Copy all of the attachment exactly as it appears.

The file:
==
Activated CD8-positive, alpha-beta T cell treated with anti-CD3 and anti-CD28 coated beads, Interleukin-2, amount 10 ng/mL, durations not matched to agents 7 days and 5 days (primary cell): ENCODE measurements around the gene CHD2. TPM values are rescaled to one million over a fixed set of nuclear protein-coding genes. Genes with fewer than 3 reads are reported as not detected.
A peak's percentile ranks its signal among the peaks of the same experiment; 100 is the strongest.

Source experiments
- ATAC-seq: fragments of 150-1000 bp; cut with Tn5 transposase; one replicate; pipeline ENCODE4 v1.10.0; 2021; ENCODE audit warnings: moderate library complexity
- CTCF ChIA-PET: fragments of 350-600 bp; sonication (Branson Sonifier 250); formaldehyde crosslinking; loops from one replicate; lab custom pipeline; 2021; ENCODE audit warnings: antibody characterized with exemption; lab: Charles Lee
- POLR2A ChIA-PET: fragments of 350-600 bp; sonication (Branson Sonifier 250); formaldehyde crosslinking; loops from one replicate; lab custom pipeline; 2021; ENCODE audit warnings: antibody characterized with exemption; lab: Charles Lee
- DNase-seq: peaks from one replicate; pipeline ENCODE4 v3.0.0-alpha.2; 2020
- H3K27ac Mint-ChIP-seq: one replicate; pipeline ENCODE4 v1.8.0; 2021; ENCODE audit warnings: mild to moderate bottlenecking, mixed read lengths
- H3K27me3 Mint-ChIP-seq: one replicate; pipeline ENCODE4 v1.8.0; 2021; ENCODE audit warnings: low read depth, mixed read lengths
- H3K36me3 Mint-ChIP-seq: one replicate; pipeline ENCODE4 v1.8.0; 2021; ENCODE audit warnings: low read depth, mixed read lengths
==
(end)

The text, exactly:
Activated CD8-positive, alpha-beta T cell treated with anti-CD3 and anti-CD28 coated beads, Interleukin-2, amount 10 ng/mL, durations not matched to agents 7 days and 5 days (primary cell): ENCODE measurements around the gene CHD2. TPM values are rescaled to one million over a fixed set of nuclear protein-coding genes. Genes with fewer than 3 reads are reported as not detected.
A peak's percentile ranks its signal among the peaks of the same experiment; 100 is the strongest.

Source experiments
- ATAC-seq: fragments of 150-1000 bp; cut with Tn5 transposase; one replicate; pipeline ENCODE4 v1.10.0; 2021; ENCODE audit warnings: moderate library complexity
- CTCF ChIA-PET: fragments of 350-600 bp; sonication (Branson Sonifier 250); formaldehyde crosslinking; loops from one replicate; lab custom pipeline; 2021; ENCODE audit warnings: antibody characterized with exemption; lab: Charles Lee
- POLR2A ChIA-PET: fragments of 350-600 bp; sonication (Branson Sonifier 250); formaldehyde crosslinking; loops from one replicate; lab custom pipeline; 2021; ENCODE audit warnings: antibody characterized with exemption; lab: Charles Lee
- DNase-seq: peaks from one replicate; pipeline ENCODE4 v3.0.0-alpha.2; 2020
- H3K27ac Mint-ChIP-seq: one replicate; pipeline ENCODE4 v1.8.0; 2021; ENCODE audit warnings: mild to moderate bottlenecking, mixed read lengths
- H3K27me3 Mint-ChIP-seq: one replicate; pipeline ENCODE4 v1.8.0; 2021; ENCODE audit warnings: low read depth, mixed read lengths
- H3K36me3 Mint-ChIP-seq: one replicate; pipeline ENCODE4 v1.8.0; 2021; ENCODE audit warnings: low read depth, mixed read lengths